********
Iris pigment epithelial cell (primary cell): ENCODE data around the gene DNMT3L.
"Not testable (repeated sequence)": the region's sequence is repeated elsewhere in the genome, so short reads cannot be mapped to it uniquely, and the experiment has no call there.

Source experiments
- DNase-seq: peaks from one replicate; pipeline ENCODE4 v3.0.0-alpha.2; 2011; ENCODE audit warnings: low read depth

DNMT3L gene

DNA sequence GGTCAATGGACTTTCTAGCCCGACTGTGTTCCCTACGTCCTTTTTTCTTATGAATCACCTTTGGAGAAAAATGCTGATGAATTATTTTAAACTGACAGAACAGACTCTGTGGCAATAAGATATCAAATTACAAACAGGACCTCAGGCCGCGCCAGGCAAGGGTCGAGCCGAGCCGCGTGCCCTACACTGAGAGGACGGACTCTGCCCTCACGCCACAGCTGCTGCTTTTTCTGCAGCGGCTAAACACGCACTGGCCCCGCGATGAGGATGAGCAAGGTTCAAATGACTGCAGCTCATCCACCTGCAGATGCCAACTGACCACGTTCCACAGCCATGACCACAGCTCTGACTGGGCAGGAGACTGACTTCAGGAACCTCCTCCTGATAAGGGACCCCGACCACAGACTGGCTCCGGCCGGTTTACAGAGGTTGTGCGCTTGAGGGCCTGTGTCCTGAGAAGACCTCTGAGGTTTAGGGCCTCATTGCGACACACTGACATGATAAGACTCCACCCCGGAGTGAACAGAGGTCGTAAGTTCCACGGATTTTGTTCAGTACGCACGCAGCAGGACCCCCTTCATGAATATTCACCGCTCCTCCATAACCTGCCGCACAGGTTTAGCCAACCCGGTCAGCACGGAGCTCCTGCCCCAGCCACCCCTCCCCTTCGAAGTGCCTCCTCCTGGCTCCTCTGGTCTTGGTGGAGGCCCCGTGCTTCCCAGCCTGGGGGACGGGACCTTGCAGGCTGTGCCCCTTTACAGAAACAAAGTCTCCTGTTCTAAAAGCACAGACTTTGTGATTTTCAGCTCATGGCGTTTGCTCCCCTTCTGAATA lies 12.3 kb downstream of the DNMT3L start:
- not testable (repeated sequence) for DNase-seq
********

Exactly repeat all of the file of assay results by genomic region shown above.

Iris pigment epithelial cell (primary cell): ENCODE data around the gene DNMT3L.
"Not testable (repeated sequence)": the region's sequence is repeated elsewhere in the genome, so short reads cannot be mapped to it uniquely, and the experiment has no call there.

Source experiments
- DNase-seq: peaks from one replicate; pipeline ENCODE4 v3.0.0-alpha.2; 2011; ENCODE audit warnings: low read depth

DNMT3L gene

DNA sequence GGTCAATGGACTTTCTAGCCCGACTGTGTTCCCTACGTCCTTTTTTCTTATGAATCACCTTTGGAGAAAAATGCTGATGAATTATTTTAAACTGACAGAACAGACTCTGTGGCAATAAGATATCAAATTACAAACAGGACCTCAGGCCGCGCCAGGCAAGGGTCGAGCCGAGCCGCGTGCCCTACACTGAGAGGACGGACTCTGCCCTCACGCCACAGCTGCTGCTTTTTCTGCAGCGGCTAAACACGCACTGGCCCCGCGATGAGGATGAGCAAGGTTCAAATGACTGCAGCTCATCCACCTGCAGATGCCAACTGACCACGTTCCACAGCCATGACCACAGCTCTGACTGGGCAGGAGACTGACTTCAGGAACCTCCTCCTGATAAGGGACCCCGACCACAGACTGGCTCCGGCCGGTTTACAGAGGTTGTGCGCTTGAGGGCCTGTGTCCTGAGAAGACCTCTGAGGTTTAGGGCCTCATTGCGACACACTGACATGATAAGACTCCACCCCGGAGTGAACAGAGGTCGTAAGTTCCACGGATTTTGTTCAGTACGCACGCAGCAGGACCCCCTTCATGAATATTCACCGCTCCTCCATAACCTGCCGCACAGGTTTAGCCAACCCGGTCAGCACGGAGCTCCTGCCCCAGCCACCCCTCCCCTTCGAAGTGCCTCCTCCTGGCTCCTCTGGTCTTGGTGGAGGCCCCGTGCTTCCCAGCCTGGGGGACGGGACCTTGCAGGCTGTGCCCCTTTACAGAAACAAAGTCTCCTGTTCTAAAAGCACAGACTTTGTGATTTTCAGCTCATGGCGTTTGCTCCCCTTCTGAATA lies 12.3 kb downstream of the DNMT3L start:
- not testable (repeated sequence) for DNase-seq